Guest post: Hello, my name is Carla and I own a business called First Aid Confidence. This is my second blog for Mumsnet Local. This month I will be discussing the recovery position for adults, children and infants, which is a simple but important skill.
When should you use the Recovery Position?
The recovery position is a very simple technique that should be used for an adult, child or infant that is unconscious but is breathing.
How do I Check if Someone is Breathing?
To check if someone is breathing:
- Talk to them to get them to respond
- If no response tap them on the collar bone for a response
- If no response, perform a head tilt chin lift manoeuvre by placing the fingers of one hand on their forehead and fingers from the other hand just under their chin and tip their head back to open their airway
- Place your cheek over their mouth and feel for breath, listen for breath and look to see if their chest is rising for 10 seconds
- If there is no sign of breathing then call 999 and request an ambulance and then commence CPR
Why should you use the Recovery Position?
The recovery position involves laying someone on their side and is used to ensure that a person’s airway is open and stays open. If someone who is unconscious vomits whilst lying on their back then their airway is going to become blocked and this will prevent them from breathing. If someone who is in the recovery position vomits then the fluid should drain away.
First Aiders follow the A, B, C process.
A = Airway
B = Breathing
First Aiders should always ensure that the airway is clear as a priority.
How do you put an Adult/Child in the Recovery Position?
There is a very good video available on the NHS Choices website that provides a step-by-step explanation of how to put someone in the recovery position. Once someone is safely in the recovery position you can call 999 and request an ambulance. Ensure that you tell the ambulance service that the person is unconscious and breathing, the age of the person and your location. Remain with the person to monitor them and check whether they are still breathing.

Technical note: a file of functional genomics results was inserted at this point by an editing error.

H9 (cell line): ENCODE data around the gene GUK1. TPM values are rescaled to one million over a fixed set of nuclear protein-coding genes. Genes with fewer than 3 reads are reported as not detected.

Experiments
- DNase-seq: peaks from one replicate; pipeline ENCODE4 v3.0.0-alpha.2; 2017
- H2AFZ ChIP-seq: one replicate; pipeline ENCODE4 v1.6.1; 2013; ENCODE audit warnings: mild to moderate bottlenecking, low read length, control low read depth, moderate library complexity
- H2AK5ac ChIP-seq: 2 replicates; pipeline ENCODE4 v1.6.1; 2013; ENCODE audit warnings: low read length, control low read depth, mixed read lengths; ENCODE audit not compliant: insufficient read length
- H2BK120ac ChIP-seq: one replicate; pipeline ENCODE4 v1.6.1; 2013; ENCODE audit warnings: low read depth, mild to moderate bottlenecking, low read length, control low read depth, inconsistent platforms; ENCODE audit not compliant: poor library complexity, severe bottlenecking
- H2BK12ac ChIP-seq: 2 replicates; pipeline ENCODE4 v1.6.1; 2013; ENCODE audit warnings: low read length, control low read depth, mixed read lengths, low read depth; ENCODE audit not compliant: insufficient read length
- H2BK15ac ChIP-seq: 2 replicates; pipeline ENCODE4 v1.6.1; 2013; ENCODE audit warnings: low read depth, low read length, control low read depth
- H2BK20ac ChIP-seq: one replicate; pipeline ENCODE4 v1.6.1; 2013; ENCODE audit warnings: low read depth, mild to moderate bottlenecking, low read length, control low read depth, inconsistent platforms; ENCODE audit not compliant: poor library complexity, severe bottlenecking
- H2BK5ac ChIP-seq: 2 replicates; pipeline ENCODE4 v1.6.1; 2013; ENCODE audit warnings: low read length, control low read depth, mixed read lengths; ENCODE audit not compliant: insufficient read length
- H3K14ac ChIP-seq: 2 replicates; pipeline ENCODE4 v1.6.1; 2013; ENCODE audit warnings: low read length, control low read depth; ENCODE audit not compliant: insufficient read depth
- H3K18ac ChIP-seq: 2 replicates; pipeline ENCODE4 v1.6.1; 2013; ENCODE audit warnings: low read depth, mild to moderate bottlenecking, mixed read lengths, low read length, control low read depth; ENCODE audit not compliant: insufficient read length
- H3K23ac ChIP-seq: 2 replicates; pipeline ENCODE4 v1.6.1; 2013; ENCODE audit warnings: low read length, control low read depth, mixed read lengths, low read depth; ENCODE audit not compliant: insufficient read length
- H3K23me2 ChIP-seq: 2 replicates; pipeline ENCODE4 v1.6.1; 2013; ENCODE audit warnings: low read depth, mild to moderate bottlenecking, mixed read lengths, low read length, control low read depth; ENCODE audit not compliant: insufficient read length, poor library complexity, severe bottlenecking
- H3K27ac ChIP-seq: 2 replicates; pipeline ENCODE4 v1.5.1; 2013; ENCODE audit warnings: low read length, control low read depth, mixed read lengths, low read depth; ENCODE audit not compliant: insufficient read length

How do you put an Infant in the Recovery Position?
Due to the small size of an infant, it is not possible to use the same technique as the one used for an adult or a child. An infant can be cradled in your arms on their side with their head tilted downwards to allow any fluids to drain away. Using this technique you can keep their airway open and also continuously monitor them to ensure that they are still breathing whilst you call 999 and request an ambulance. There is a video of the correct positioning for the infant recovery position on the Patient.co.uk website. The video explains the method for an adult and then shows the positioning for an infant.
I hope you’ve found my blog helpful. This is a brief overview of the recovery position. If you would like to learn more about First Aid and get some practical experience then please contact me as I would be more than happy to provide this for you. The more people who have First Aid skills the better!
Next month I will be discussing CPR for Adults, Children and Infants.
A little bit about me and First Aid Confidence.
The purpose of First Aid Confidence is to deliver affordable, effective First Aid Training in a professional yet relaxed manner that enables every learner to obtain the knowledge and skills that they require to perform First Aid competently and confidently. I want everybody who attends one of my courses to have the knowledge and confidence to carry out first aid should the need arise and I am committed to ensuring that every person has the opportunity to learn first aid. My previous role was within the ambulance service and I am a fully qualified first aid instructor. I offer first aid at work courses as well as paediatric first aid courses that meet Ofsted requirements and I am also keen to provide bespoke courses for parents who want to learn the skills needed to manage situations such as a child choking or an unconscious child.
Visit my website at www.firstaidconfidence.co.uk to find out more about the courses and other benefits that First Aid Confidence provides. You can also email me at firstname.lastname@example.org or call me on 07939 885330 for an informal chat about First Aid Training.